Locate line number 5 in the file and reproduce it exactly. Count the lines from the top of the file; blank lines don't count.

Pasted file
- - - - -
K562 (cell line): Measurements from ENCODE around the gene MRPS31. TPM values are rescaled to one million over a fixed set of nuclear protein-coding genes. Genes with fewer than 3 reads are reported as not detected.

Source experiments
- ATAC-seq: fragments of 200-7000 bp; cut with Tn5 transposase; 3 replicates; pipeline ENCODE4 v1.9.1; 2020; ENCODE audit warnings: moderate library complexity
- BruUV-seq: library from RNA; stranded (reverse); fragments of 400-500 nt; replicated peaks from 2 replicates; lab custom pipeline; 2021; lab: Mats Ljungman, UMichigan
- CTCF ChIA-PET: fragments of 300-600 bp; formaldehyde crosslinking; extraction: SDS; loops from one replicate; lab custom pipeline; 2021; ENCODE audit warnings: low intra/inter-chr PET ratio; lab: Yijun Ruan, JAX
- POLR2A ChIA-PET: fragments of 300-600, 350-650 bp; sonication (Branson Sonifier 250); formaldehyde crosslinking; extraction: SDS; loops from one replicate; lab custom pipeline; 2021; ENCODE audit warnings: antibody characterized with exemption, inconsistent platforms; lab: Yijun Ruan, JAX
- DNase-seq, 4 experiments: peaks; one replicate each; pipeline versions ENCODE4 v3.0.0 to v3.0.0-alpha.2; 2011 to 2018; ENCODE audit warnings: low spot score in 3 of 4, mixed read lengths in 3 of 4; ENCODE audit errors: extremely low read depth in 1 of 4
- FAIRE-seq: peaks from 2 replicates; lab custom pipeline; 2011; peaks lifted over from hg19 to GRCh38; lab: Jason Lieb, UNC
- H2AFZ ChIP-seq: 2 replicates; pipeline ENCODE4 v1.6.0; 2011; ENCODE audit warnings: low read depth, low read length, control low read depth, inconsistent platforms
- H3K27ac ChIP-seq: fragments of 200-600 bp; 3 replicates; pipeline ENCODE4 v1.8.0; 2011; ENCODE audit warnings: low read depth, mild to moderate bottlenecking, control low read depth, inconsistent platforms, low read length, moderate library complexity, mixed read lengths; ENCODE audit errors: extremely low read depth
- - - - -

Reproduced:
- CTCF ChIA-PET: fragments of 300-600 bp; formaldehyde crosslinking; extraction: SDS; loops from one replicate; lab custom pipeline; 2021; ENCODE audit warnings: low intra/inter-chr PET ratio; lab: Yijun Ruan, JAX